Thick soup-like consistency, very nutritious. Made from sour-bread partly baked, crushed and mixed with water, after the fermentation sieved.
Scottish and Newcastle Brewing Group (Newcastle Brown Ale) did an experiment in 1996, which produced an Ancient Egyptian beer later sold in Harrods – some say it was undrinkable.
The Newcastle experiment was supposed to be on this page but it is not accessible anymore - they might have removed it, since the resulting beer’s sale wasn’t that successfulWink
Other information about this project on the web is very scarce; everybody links to the non-existing article. But there is another article, which mentions the 1996 project - here.
Delwen Samuel, from the University of Cambridge, who participated in the Scottish & Newcastle research, has also published on ancient Egyptian baking and brewing (not my sources, off the web, please check).
„Investigation of ancient Egyptian baking and brewing methods by correlative microscopy" In: Science issue 273 (1996), pp. 488-490
"A new look at bread and beer" In: Egyptian Archaeology issue 3/1994, pp. 9-12.
"Ancient Egyptian cereal processing: beyond the artistic record. In: Cambridge Archaeological Journal issue 3/1993, pp. 271-283.
But - there is also a Japanese brewery Kirin, which tried to reconstitute Ancient Egyptian Beer and you can read more about this fascinating project on this page and also check out the recipe they are using.
Another interesting extract is from the article on Ancient Brewing (on the Ancient History website)
„In Ancient Egypt, the staples were bread, onion or other vegetables, and beer. There is some controversy over the ingredients of Egyptian beer; whether it used emmer wheat or barley, whether loaves of bread were prepared for beer making (and then soaked and fermented), and whether dates were the principle flavouring agent in lieu of medieval gruit herbs or modern hops. The Newcastle Brown Ale company, after running experiments, concluded that what is translated as "date" is really a word for any sweet and that there was no residue of what we call date in their samples. They also concluded there was no need to prepare bread before brewing because sprouted barley or wheat grains work just as well.“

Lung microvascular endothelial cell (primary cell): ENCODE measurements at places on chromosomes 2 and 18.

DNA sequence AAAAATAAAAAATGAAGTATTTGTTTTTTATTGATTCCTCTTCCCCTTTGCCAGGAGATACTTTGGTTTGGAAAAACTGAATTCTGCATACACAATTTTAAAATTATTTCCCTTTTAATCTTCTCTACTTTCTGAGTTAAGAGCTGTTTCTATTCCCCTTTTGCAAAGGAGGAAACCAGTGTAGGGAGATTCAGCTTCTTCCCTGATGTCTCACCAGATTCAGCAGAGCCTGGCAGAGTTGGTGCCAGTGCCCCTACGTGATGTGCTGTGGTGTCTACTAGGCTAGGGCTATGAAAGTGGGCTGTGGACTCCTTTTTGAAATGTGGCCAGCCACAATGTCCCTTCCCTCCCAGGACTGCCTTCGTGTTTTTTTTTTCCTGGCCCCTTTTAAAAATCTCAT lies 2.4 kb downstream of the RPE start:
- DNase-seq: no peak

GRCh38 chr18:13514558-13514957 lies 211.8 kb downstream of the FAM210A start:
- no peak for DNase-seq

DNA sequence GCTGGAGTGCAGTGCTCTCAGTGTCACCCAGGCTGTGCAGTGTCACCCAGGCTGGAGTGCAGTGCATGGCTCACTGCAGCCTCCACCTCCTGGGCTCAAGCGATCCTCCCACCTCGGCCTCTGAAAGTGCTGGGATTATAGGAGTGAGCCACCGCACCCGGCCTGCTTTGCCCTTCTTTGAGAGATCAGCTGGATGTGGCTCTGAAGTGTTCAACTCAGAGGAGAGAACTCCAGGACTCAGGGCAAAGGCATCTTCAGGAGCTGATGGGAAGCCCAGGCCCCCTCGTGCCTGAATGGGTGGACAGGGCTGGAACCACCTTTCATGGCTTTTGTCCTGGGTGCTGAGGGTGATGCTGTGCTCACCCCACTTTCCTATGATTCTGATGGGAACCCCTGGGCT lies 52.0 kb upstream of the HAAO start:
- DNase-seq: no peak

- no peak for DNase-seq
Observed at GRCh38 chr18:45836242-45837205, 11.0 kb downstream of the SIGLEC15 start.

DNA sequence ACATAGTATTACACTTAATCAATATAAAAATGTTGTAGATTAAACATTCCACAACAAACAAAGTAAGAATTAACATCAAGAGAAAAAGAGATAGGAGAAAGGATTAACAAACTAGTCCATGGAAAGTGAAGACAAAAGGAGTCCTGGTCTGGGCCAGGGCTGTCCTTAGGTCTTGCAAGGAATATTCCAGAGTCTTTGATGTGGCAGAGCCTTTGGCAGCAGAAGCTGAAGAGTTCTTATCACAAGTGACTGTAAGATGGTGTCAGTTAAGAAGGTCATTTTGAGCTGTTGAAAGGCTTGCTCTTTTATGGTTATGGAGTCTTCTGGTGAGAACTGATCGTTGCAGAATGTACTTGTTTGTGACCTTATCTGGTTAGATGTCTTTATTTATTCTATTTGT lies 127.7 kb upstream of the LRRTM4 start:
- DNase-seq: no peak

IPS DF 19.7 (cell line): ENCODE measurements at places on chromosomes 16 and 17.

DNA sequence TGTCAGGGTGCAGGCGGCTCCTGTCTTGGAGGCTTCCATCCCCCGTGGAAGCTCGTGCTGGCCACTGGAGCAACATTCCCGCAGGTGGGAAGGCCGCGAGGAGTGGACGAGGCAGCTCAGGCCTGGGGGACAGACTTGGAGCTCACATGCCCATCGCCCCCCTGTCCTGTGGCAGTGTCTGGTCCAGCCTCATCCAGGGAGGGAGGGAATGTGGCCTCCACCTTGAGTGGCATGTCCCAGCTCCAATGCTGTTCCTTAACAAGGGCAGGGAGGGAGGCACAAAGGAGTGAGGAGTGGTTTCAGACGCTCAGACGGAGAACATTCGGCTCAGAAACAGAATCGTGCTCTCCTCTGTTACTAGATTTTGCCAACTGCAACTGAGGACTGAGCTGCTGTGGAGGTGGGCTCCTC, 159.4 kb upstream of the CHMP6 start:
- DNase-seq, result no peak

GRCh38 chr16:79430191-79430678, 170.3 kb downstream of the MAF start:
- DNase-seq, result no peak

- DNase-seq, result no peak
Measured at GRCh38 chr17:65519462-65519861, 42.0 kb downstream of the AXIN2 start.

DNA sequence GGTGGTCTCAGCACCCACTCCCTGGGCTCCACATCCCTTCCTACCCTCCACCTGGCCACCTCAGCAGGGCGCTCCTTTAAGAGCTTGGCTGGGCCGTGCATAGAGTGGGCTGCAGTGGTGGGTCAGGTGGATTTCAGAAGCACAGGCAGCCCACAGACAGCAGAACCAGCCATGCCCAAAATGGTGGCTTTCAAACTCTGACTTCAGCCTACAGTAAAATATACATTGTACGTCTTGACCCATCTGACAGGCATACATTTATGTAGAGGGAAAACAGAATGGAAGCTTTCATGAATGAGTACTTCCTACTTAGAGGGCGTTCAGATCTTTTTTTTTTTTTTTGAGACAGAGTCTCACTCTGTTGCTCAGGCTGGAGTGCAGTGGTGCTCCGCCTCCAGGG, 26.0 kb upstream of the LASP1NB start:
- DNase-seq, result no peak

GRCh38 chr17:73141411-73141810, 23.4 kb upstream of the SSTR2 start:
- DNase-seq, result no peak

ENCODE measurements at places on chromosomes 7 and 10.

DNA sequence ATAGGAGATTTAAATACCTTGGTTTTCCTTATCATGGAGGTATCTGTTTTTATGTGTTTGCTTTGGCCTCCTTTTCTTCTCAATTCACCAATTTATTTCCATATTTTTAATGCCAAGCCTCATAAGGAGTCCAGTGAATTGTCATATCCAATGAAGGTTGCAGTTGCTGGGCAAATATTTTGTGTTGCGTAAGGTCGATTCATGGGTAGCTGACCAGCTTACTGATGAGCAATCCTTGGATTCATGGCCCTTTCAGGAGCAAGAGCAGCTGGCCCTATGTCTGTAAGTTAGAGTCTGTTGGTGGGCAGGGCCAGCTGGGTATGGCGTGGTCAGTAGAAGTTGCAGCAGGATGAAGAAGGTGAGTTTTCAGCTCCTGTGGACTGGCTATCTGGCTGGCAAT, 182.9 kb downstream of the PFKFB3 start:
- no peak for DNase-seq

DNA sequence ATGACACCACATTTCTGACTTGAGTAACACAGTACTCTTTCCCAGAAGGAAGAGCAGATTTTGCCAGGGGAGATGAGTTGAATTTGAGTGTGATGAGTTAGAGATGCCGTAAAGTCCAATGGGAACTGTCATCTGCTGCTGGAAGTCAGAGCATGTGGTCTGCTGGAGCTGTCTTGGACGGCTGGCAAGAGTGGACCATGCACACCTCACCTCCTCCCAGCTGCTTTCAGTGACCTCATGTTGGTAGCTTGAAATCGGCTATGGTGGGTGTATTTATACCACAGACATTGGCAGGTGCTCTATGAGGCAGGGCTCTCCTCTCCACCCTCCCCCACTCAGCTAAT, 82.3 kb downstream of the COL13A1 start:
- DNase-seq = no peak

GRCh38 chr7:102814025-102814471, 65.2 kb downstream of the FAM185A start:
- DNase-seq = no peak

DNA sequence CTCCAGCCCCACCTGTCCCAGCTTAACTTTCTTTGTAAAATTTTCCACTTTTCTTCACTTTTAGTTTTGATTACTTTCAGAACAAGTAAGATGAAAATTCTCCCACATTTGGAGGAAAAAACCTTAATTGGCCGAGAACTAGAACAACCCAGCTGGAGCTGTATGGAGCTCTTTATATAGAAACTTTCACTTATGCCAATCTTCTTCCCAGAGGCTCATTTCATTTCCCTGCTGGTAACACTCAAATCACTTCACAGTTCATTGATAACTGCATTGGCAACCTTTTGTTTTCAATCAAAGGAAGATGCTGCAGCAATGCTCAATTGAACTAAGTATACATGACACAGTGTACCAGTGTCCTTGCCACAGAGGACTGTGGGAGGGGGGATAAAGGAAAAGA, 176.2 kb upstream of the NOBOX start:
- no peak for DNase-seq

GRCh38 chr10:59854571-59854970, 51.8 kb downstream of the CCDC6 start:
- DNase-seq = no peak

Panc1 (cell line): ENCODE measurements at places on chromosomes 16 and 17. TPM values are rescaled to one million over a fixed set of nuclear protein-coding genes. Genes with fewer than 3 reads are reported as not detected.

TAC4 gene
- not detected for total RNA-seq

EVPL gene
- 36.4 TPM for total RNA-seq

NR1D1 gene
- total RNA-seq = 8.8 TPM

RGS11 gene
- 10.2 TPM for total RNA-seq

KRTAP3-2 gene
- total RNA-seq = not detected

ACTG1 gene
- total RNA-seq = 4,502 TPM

Check out some supposedly Ancient Egyptian Beer quotes on this page (authenticity and the source need to be investigated)
„Do not cease to drink beer, to eat, to intoxicate thyself, to make love, and celebrate the good days.” — Ancient Egyptian saying
„The mouth of perfectly happy man is filled with beer.” — (possibly more modern) Egyptian proverb, although Muslims are not supposed to imbibe.


The most common jars for beer and wine had a sharpened bottom so that the jar could be stuck in the sand without a stand and the contents kept cool.
Beer and wine jar like these have been used for centuries
We know of grape and date wine.
In the tomb of Kha jars were found sealed and complete with basketry stoppers, signed with “neferw” (good, beautiful thing) = probably wine.

Food as seen in the Tombs

Wall depictions

Frequent scenes on the tomb walls like plucking the geese, bringing the meat and fish.
Check British Museum Compass for Nebamun: great scenes depicting the offering table or counting the fowl and cattle, various fish in the pool and more.
There is also a nice limestone stela from the tomb of Kheti (Middle Kingdom, unknown site) in the KUNSTHISTORISCHES MUSEUM in Vienna, no. ÄOS 202. The description reads:

„A depiction of the funerary offering. The standing couple receiving an ox leg from the man standing opposite. Offering table laden with the following items: a wild goose, a closed ceramic jug, a bunch of grapes, a calf's head, an unidentified white object with white stripes, a round cake, a bunch of spring onions, a flat dish with figs, and a gherkin (cucumber) covered by a palm leaf. Beneath the table a closed jar and a plate on a stand are shown.“

Offering tables and tomb models

Offering tables show mainly breads, vegetables and fruit. Tomb models show the butchers, granary, grinding of the grain (beware of some models, which are assembled incorrectly in the museums).
A fine example in the Petrie Museum is an offering table or ‘soul house’ (pre Deir el-Medina, cca 11th Dynasty) with “… water stand with four joins at back wall; ox-head to right of this; lying on tray: haunch; ribs; 4 circular cakes; a cucumber...“